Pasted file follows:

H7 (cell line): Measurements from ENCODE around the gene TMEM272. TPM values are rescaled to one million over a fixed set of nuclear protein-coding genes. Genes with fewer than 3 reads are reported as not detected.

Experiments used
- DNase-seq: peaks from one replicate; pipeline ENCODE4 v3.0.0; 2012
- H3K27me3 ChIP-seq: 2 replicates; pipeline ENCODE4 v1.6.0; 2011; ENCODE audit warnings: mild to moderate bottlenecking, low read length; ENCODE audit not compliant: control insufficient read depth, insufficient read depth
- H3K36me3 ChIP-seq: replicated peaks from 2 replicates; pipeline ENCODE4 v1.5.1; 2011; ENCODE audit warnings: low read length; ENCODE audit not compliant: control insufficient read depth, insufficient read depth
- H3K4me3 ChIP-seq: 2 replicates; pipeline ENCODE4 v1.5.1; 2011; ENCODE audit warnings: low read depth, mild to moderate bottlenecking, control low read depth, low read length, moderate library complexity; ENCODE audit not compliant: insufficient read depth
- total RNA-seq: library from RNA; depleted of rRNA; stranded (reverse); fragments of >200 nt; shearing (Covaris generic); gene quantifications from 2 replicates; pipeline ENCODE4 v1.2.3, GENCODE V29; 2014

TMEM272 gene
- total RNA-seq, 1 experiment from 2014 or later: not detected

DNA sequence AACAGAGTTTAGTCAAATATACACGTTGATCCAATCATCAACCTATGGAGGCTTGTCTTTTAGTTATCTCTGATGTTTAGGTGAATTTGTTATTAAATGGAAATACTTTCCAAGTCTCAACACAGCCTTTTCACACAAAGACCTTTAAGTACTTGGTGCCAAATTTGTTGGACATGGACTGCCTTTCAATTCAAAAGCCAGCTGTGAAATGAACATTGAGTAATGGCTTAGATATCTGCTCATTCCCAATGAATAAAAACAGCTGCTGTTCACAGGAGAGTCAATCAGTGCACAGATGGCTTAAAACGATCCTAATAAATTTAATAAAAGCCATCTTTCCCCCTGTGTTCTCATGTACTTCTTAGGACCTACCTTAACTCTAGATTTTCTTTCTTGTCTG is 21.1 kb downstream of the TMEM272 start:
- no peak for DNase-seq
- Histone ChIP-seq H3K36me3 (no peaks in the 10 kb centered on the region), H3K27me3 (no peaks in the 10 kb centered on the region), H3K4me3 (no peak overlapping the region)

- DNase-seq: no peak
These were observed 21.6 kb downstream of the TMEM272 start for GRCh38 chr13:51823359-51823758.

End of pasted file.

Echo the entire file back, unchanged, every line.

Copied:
H7 (cell line): Measurements from ENCODE around the gene TMEM272. TPM values are rescaled to one million over a fixed set of nuclear protein-coding genes. Genes with fewer than 3 reads are reported as not detected.

Experiments used
- DNase-seq: peaks from one replicate; pipeline ENCODE4 v3.0.0; 2012
- H3K27me3 ChIP-seq: 2 replicates; pipeline ENCODE4 v1.6.0; 2011; ENCODE audit warnings: mild to moderate bottlenecking, low read length; ENCODE audit not compliant: control insufficient read depth, insufficient read depth
- H3K36me3 ChIP-seq: replicated peaks from 2 replicates; pipeline ENCODE4 v1.5.1; 2011; ENCODE audit warnings: low read length; ENCODE audit not compliant: control insufficient read depth, insufficient read depth
- H3K4me3 ChIP-seq: 2 replicates; pipeline ENCODE4 v1.5.1; 2011; ENCODE audit warnings: low read depth, mild to moderate bottlenecking, control low read depth, low read length, moderate library complexity; ENCODE audit not compliant: insufficient read depth
- total RNA-seq: library from RNA; depleted of rRNA; stranded (reverse); fragments of >200 nt; shearing (Covaris generic); gene quantifications from 2 replicates; pipeline ENCODE4 v1.2.3, GENCODE V29; 2014

TMEM272 gene
- total RNA-seq, 1 experiment from 2014 or later: not detected

DNA sequence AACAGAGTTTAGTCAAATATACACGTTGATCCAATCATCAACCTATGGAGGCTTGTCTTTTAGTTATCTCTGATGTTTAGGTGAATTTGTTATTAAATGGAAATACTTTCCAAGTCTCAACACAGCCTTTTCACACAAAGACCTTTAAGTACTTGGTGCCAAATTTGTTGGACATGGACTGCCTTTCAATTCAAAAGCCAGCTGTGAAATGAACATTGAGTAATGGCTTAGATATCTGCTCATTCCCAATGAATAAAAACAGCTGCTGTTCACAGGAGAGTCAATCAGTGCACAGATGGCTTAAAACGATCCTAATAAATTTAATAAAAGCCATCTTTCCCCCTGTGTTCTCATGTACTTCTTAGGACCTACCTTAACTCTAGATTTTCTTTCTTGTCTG is 21.1 kb downstream of the TMEM272 start:
- no peak for DNase-seq
- Histone ChIP-seq H3K36me3 (no peaks in the 10 kb centered on the region), H3K27me3 (no peaks in the 10 kb centered on the region), H3K4me3 (no peak overlapping the region)

- DNase-seq: no peak
These were observed 21.6 kb downstream of the TMEM272 start for GRCh38 chr13:51823359-51823758.